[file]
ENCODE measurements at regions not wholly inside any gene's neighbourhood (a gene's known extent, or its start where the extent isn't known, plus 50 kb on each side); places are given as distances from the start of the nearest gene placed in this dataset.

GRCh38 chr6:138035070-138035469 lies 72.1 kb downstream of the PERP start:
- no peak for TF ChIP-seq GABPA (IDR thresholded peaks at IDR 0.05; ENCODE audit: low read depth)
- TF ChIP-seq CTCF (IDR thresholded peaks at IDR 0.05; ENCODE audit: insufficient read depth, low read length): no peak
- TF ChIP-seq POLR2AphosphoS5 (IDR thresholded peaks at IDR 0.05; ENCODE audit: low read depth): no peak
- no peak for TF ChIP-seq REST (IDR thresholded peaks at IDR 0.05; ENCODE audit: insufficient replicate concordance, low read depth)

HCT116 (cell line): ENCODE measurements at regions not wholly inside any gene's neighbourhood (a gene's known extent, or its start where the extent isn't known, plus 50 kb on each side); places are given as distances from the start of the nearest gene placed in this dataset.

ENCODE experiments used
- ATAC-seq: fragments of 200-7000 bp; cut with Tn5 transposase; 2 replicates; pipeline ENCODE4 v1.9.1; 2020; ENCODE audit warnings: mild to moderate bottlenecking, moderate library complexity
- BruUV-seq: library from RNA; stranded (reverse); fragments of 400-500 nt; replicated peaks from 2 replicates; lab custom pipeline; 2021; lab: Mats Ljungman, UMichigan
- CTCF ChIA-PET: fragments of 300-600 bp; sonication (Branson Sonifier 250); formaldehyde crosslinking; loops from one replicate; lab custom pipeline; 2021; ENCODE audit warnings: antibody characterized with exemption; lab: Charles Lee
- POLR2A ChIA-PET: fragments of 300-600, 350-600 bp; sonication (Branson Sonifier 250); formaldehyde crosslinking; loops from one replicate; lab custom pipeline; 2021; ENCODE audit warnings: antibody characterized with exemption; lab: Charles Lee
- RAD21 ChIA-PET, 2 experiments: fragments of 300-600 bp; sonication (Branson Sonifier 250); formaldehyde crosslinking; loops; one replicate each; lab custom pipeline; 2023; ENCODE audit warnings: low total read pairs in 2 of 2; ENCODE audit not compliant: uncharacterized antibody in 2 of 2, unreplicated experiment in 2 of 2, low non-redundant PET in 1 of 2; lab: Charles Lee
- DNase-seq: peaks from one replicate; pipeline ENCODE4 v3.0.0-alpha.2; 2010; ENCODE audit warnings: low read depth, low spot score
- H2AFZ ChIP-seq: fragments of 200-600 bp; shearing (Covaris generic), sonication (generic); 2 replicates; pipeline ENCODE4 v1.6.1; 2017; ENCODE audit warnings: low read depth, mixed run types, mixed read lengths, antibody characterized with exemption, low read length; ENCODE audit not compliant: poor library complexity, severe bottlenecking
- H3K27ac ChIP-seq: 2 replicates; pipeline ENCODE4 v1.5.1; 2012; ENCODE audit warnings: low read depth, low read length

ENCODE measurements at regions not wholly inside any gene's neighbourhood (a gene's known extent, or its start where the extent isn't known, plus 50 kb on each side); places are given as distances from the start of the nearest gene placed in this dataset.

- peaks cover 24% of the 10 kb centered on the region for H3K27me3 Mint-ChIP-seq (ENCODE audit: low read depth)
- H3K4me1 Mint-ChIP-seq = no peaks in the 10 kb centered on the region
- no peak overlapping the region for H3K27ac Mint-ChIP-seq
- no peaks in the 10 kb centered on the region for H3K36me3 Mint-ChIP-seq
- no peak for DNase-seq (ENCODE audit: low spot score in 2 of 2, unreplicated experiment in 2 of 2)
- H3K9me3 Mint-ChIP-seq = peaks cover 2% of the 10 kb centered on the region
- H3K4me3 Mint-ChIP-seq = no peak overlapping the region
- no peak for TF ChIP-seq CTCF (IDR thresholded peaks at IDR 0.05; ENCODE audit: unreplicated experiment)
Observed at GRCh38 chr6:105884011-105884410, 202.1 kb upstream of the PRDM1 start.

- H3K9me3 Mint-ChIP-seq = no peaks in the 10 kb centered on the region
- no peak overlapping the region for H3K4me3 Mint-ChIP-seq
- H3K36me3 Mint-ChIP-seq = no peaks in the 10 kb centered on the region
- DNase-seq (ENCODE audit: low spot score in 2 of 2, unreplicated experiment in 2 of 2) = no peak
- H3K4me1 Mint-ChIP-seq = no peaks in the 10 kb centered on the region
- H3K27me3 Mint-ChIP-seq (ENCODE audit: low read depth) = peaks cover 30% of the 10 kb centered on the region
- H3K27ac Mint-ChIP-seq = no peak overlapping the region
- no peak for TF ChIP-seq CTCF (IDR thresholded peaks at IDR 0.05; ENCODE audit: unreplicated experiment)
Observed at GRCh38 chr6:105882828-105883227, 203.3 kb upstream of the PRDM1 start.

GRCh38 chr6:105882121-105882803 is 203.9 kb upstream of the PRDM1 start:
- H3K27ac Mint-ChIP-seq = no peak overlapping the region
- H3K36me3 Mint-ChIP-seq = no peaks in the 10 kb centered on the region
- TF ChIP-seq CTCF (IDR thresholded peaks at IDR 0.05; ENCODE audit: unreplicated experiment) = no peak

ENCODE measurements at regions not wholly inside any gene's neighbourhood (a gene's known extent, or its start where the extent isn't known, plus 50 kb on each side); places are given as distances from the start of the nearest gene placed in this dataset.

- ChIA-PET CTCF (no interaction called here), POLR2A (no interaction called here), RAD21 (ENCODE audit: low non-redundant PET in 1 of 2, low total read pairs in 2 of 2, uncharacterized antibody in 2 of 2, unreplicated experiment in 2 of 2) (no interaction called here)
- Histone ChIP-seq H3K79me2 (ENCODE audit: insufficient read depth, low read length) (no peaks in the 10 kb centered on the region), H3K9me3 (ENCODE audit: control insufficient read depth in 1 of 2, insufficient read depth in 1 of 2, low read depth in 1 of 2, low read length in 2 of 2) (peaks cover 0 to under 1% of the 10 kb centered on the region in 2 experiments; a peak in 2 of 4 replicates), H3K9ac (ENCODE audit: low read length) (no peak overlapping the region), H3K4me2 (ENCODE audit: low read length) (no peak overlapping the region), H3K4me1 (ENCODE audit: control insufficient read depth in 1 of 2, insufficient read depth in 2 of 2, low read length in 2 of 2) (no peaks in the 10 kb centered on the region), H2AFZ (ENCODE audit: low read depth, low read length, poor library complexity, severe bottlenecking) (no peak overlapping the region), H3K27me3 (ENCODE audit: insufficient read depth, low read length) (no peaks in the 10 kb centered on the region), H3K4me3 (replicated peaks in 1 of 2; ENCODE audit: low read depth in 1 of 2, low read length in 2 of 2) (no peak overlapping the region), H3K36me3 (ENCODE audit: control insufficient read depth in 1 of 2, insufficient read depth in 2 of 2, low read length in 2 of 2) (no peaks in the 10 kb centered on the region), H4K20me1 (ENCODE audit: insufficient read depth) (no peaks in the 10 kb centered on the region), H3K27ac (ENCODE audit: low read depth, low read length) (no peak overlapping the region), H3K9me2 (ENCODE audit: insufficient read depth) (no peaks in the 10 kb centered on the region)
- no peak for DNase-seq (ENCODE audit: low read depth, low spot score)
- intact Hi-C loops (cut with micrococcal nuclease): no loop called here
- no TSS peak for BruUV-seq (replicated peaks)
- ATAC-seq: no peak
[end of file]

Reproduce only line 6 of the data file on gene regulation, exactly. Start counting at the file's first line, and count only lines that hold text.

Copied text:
- no peak for TF ChIP-seq REST (IDR thresholded peaks at IDR 0.05; ENCODE audit: insufficient replicate concordance, low read depth)